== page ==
Besides its annual meetings, the MACB undertakes training programmes on an ad hoc basis. In recent years, it has also hosted APFCB Travelling Lecturers in 1999, 2000 and 2003. In 2004, the MACB hosted its first IFCC Visiting Lectures given by Professor Jean-Claude Forest of Laval University Quebec, Canada, who visited the country as part of a tour arranged by the APFCB.
A training programme on laboratory quality will be organised in Kuala Lumpur jointly with the Australasian Association of Clinical Biochemists in the middle of this year (2006) in conjunction with the MACB’s annual scientific meeting.
Contributed by Joseph Lopez, Executive Board member, IFCC
(The writer is a founder member of the MACB)
The main objective of the MACB is to disseminate scientific knowledge and promote good technical and clinical practice in the field of clinical diagnostics.
MACB provides members with the latest information on new discoveries, and current and future practices in clinical diagnostics. In addition, the association is also a platform for members to exchange knowledge and ideas as well as network with experts in the scientific community, both locally and abroad. The association awards a Travel Grant to deserving members to assist them in presenting papers and posters at scientific conferences or attending training abroad.
The MACB Annual Conference (previously called the MACB Annual Scientific Meeting) is an event that is usually held in conjunction with the General Meeting. This event began in 1992 and has been organised every year since then. This event is of international standard with plenary lectures, symposiums, free papers, poster presentations and trade exhibition. Speakers are local as well as international experts in the field. The participation to the MACB conferences is open to members and non-members.
The association also bids to host international conferences and in 1998 successfully organized the Asian Pacific Congress in Clinical Biochemistry in Kuala Lumpur. Other conferences include co-hosting the American Association of Clinical Chemistry (AACC) Lab Automation Conference in 2009 and the International Federation of Clinical Chemistry and Laboratory Medicine (IFCC) General Conference in November 2012. For the first time in 2013, the association is also organizing the MACB Regional Conference in Kuala Lumpur.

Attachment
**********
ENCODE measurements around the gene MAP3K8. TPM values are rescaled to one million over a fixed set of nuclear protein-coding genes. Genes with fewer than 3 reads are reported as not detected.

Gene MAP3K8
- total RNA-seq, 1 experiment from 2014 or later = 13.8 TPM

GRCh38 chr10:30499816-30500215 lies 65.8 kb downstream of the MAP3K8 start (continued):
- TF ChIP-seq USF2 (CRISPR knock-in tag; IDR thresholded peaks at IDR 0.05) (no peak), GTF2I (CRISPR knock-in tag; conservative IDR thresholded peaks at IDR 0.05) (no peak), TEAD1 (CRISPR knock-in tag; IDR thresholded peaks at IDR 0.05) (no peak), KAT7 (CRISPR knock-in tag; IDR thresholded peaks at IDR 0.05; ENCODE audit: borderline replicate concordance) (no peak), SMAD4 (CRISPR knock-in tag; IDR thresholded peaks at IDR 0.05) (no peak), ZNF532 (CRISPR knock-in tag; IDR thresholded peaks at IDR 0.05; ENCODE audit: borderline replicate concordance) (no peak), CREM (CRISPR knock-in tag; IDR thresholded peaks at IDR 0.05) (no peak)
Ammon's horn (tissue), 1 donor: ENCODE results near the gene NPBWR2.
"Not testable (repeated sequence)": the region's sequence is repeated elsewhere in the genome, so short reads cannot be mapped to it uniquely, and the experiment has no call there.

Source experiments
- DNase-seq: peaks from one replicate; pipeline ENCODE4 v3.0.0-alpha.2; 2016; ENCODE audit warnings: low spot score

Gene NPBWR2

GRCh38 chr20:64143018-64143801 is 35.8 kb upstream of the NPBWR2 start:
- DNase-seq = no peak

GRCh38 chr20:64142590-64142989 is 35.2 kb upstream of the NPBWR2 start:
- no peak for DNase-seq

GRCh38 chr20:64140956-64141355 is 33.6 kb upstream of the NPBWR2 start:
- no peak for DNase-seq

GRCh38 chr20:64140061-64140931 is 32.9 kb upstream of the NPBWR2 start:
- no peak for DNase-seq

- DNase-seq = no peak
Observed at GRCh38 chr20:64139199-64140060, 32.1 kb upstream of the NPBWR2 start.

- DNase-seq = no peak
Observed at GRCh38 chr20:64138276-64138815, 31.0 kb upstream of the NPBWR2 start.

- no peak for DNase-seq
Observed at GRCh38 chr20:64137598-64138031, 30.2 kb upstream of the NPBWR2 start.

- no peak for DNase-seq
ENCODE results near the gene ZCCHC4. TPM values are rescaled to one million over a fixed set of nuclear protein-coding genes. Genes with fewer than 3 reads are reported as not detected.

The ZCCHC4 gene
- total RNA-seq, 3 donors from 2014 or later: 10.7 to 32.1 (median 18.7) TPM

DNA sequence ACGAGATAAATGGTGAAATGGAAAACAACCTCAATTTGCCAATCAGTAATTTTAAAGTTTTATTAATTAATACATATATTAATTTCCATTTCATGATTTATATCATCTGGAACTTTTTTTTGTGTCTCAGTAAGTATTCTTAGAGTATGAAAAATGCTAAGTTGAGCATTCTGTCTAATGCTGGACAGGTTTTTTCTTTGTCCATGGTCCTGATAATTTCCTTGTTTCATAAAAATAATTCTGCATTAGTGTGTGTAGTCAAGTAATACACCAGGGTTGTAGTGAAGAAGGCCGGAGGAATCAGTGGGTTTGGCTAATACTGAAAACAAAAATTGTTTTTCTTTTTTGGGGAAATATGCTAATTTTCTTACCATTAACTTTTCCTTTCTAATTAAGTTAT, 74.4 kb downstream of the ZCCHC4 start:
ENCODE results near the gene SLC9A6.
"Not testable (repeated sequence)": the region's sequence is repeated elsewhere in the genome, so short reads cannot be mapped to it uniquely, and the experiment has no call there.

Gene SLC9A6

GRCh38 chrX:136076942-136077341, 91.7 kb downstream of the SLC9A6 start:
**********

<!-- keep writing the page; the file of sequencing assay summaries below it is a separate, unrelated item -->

The MACB publishes its own refereed scientific journal called the “Malaysian Journal of Clinical Biochemistry”.
The MACB hosts one or two day seminars/workshops under the topics of Quality, Laboratory Safety, Laboratory management and Clinical updates.
In 2013 the association co-hosted with IFCC a 6-day workshop on “Basic Molecular Diagnostics”: This course was conducted by experts from six countries and is expected to benefit many sectors both in the service and research areas.
The president is an affiliate member of the IFCC and APFCB and attends the annual meetings as a representative of Malaysia under the national society.
The association has working groups comprising of experts who work on preparing guidelines for good clinical diagnostic practice. MACB published its first guideline on HBA1c reporting in 2012 and will continue its efforts in future.
MACB provides links to suitable e-learning websites and issues a certificate upon completion.
The association collaborates with other NGOs to provide services in Health Screening Programs to under privileged communities.
- Introduce the MACB newsletter.
- Provide professional exams and skills training programs to practitioners.
- Provide financial assistance/scholarship to school children.